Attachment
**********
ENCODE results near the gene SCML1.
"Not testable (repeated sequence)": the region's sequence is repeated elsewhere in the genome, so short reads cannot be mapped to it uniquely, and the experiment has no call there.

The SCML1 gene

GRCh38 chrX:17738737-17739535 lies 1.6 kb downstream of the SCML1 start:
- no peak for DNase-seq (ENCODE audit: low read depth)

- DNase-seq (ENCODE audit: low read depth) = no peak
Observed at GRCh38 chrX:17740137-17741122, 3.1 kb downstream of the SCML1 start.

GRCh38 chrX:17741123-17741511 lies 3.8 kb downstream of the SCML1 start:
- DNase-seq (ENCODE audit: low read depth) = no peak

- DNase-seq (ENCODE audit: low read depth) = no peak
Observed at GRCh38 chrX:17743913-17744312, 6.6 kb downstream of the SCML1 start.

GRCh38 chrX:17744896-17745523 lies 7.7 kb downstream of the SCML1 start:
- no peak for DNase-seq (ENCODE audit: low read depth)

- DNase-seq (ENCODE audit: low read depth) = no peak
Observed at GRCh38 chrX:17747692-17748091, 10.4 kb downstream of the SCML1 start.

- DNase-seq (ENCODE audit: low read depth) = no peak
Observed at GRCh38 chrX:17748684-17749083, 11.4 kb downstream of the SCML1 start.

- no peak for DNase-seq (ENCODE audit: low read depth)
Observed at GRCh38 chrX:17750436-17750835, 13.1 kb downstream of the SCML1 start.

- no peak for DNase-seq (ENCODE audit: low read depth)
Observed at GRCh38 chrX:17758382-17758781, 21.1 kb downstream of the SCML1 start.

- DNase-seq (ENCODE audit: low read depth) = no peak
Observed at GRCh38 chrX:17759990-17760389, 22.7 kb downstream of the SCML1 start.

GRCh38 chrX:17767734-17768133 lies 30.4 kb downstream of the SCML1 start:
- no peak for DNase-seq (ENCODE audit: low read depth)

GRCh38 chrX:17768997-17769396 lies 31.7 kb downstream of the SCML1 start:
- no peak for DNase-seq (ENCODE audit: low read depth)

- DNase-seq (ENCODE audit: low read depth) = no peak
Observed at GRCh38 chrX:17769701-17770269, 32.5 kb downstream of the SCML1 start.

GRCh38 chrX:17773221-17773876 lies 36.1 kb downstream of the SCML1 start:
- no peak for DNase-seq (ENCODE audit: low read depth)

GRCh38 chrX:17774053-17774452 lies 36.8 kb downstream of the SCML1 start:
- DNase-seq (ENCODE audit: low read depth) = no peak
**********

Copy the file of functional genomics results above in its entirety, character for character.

ENCODE results near the gene SCML1.
"Not testable (repeated sequence)": the region's sequence is repeated elsewhere in the genome, so short reads cannot be mapped to it uniquely, and the experiment has no call there.

The SCML1 gene

GRCh38 chrX:17738737-17739535 lies 1.6 kb downstream of the SCML1 start:
- no peak for DNase-seq (ENCODE audit: low read depth)

- DNase-seq (ENCODE audit: low read depth) = no peak
Observed at GRCh38 chrX:17740137-17741122, 3.1 kb downstream of the SCML1 start.

GRCh38 chrX:17741123-17741511 lies 3.8 kb downstream of the SCML1 start:
- DNase-seq (ENCODE audit: low read depth) = no peak

- DNase-seq (ENCODE audit: low read depth) = no peak
Observed at GRCh38 chrX:17743913-17744312, 6.6 kb downstream of the SCML1 start.

GRCh38 chrX:17744896-17745523 lies 7.7 kb downstream of the SCML1 start:
- no peak for DNase-seq (ENCODE audit: low read depth)

- DNase-seq (ENCODE audit: low read depth) = no peak
Observed at GRCh38 chrX:17747692-17748091, 10.4 kb downstream of the SCML1 start.

- DNase-seq (ENCODE audit: low read depth) = no peak
Observed at GRCh38 chrX:17748684-17749083, 11.4 kb downstream of the SCML1 start.

- no peak for DNase-seq (ENCODE audit: low read depth)
Observed at GRCh38 chrX:17750436-17750835, 13.1 kb downstream of the SCML1 start.

- no peak for DNase-seq (ENCODE audit: low read depth)
Observed at GRCh38 chrX:17758382-17758781, 21.1 kb downstream of the SCML1 start.

- DNase-seq (ENCODE audit: low read depth) = no peak
Observed at GRCh38 chrX:17759990-17760389, 22.7 kb downstream of the SCML1 start.

GRCh38 chrX:17767734-17768133 lies 30.4 kb downstream of the SCML1 start:
- no peak for DNase-seq (ENCODE audit: low read depth)

GRCh38 chrX:17768997-17769396 lies 31.7 kb downstream of the SCML1 start:
- no peak for DNase-seq (ENCODE audit: low read depth)

- DNase-seq (ENCODE audit: low read depth) = no peak
Observed at GRCh38 chrX:17769701-17770269, 32.5 kb downstream of the SCML1 start.

GRCh38 chrX:17773221-17773876 lies 36.1 kb downstream of the SCML1 start:
- no peak for DNase-seq (ENCODE audit: low read depth)

GRCh38 chrX:17774053-17774452 lies 36.8 kb downstream of the SCML1 start:
- DNase-seq (ENCODE audit: low read depth) = no peak